Friday, January 20, 2017

My NJ public records lawsuit: Judge Georgia Curio upholds her decision permitting out of state residents (like me) to access public records

Via Judge Won’t Reconsider OPRA Decision, Non-Residents May View Public Records by Karen Knight, Cape May County Herald, January 19, 2016:
A New Jersey Superior Court judge has rejected a motion to reconsider a decision she made that allows out-of-state residents access to public records under the Open Public Records Act (OPRA).

The Educational Information and Resource Center (EIRC) filed a motion Nov. 11, 2016, asking Superior Court Assignment Judge Georgia Curio, to reconsider her Oct. 24, 2016, decision because the state Government Records Council (GRC) changed its position, saying it is "proper to deny access to out-of-state requestors."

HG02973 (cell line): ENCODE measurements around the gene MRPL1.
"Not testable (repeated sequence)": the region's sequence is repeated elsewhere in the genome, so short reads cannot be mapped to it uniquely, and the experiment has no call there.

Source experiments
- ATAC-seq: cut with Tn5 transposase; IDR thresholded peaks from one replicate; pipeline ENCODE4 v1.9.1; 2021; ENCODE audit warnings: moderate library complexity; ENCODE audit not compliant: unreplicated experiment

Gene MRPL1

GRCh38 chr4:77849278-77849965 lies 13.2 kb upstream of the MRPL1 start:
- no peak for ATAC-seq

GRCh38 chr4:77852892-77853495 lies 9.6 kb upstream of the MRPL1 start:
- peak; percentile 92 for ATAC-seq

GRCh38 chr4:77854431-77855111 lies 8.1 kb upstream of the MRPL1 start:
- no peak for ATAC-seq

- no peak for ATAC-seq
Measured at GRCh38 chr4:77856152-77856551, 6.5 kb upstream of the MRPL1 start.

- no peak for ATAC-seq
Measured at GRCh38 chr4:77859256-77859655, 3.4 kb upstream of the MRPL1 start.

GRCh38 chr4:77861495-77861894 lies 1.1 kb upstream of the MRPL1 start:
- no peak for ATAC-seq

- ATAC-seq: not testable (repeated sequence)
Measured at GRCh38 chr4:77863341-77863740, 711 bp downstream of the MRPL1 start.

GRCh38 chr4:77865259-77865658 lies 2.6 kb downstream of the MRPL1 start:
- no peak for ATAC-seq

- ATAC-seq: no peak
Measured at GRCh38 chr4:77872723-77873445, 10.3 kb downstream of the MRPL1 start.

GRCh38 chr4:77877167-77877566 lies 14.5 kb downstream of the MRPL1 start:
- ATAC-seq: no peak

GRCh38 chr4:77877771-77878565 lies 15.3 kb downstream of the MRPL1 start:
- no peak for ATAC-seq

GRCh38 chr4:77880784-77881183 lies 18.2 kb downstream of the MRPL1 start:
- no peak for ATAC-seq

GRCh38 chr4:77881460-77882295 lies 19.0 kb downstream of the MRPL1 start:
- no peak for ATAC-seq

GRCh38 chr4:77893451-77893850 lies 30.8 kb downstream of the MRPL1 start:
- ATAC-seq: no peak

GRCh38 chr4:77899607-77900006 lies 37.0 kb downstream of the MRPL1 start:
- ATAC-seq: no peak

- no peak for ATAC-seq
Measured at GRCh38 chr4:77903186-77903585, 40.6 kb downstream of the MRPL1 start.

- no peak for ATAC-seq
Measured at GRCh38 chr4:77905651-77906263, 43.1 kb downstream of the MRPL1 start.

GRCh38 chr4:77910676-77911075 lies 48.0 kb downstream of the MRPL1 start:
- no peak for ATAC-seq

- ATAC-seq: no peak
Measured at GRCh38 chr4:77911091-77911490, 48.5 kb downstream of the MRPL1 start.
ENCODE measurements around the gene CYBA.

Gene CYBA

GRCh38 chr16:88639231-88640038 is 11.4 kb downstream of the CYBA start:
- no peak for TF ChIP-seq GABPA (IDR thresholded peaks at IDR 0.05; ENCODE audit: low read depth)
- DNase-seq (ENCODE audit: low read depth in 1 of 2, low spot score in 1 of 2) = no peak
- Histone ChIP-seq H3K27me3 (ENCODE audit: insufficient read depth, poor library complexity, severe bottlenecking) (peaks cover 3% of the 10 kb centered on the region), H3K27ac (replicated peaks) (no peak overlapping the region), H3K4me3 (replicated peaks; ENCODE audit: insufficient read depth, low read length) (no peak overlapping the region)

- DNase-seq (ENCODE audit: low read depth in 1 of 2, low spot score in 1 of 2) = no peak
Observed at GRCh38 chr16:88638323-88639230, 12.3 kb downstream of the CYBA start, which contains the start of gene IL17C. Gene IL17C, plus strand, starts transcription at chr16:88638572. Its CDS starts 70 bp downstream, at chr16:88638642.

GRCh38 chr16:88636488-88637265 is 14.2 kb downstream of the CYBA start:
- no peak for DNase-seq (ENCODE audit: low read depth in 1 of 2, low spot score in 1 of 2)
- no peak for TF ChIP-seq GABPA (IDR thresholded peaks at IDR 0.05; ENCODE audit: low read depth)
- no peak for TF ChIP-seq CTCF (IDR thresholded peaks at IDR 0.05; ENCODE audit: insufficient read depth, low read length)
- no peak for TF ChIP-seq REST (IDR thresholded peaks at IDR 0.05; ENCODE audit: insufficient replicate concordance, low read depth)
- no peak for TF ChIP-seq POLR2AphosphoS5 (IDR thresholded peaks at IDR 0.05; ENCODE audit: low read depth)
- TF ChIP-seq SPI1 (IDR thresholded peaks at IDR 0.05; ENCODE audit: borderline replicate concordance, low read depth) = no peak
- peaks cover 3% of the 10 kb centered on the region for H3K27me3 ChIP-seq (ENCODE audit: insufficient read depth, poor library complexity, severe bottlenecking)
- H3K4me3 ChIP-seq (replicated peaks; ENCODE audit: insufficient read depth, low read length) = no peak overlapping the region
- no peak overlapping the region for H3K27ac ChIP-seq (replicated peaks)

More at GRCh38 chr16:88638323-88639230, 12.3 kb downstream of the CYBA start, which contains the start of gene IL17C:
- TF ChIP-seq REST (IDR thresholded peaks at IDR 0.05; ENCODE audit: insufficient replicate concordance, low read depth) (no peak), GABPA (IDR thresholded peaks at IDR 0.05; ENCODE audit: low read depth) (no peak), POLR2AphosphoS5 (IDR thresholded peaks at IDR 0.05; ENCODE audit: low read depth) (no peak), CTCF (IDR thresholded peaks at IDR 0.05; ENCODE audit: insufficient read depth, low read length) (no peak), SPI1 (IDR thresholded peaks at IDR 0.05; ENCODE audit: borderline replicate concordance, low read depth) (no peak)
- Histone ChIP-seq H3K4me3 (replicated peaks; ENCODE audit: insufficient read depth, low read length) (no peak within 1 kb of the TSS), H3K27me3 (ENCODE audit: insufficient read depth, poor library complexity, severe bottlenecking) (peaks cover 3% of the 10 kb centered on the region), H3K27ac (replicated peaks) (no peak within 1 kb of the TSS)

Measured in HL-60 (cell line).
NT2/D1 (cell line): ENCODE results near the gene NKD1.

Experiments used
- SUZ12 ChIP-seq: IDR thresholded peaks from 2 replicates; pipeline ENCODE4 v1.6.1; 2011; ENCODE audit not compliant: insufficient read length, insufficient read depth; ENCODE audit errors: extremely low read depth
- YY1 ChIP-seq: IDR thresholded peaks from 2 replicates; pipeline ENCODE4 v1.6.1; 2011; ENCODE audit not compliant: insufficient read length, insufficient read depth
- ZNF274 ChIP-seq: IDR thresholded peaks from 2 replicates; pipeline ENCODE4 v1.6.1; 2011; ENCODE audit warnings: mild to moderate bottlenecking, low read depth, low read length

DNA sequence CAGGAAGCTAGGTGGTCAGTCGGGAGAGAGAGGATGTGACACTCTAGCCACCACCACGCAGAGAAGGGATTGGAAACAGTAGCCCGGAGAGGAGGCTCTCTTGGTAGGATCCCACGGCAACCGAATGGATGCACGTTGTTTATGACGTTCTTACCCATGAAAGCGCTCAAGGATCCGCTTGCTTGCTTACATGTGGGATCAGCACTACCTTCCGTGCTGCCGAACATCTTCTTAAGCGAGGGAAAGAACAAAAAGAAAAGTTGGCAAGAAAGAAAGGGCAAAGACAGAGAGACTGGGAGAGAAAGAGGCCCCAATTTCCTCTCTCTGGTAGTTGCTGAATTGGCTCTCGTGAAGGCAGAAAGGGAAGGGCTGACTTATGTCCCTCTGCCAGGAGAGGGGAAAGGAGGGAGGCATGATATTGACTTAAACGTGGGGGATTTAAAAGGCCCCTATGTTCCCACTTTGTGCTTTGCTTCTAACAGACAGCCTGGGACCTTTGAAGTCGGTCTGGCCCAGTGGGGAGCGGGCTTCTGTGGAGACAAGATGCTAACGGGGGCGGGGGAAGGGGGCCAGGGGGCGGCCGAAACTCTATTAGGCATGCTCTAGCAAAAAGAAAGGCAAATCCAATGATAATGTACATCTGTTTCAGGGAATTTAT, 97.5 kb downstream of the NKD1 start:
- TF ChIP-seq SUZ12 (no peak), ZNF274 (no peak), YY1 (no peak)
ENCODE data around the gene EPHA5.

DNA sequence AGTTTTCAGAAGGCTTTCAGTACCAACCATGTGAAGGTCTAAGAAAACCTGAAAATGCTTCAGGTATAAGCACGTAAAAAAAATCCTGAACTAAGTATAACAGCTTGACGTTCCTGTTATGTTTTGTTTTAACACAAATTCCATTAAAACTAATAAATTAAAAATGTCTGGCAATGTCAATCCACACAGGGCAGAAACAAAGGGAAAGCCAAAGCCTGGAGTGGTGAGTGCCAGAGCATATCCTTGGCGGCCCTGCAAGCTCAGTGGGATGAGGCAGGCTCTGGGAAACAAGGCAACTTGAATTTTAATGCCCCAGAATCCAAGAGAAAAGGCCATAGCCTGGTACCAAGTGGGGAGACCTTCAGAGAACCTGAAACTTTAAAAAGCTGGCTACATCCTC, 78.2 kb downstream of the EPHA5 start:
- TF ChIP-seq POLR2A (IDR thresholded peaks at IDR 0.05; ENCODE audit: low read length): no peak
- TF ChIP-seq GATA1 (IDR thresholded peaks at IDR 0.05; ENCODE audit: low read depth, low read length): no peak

The EIRC also submitted two court decisions they became aware of after their case was presented to Curio where the judges ruled that out-of-state requestors did not have any rights to the benefits of the Act.

Peter Heimlich, an Atlanta, Ga.-based investigative blogger, filed a lawsuit in June 2016 challenging the EIRC's denial for records filed under OPRA because he was not a state resident.
Attorney C.J. Griffin, of Pashman Stein Walder Hayden, represented Heimlich. She specializes in First Amendment law.
Also see Judge: Anyone May Access Records by Karen Knight, Cape May County Herald, October 21, 2016 and I won my NJ public records lawsuit -- here's my attorney's statement, The Sidebar, October 13, 2016.

Congratulations and big thanks to my attorney C.J. Griffin and her associate Michael Zoller!